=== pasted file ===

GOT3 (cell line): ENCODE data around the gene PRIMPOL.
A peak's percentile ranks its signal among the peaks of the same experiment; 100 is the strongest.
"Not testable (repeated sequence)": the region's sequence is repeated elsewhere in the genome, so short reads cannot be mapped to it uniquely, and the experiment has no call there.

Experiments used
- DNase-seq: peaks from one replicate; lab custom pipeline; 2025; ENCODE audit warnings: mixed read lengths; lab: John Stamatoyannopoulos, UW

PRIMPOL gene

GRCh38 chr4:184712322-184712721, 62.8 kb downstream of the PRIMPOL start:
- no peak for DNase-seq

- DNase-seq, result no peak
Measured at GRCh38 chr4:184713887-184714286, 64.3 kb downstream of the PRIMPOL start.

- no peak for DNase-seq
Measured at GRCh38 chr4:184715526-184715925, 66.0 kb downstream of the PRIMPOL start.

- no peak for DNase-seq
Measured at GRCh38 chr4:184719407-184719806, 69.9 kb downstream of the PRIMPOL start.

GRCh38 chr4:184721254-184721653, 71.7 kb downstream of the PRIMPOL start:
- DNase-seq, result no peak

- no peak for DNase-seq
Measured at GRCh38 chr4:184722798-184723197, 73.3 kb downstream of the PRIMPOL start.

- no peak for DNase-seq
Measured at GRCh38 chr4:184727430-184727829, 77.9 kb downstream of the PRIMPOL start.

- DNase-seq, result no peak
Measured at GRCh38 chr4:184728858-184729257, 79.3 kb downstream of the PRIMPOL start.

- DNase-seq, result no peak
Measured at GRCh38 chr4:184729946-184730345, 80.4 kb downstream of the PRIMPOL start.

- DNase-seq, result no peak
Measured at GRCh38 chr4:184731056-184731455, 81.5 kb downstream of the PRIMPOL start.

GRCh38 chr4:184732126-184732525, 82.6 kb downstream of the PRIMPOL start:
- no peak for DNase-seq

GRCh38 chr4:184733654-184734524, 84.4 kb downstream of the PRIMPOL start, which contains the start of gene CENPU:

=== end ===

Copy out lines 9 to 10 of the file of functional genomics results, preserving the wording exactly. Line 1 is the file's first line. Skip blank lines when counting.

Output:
- DNase-seq, result no peak
Measured at GRCh38 chr4:184713887-184714286, 64.3 kb downstream of the PRIMPOL start.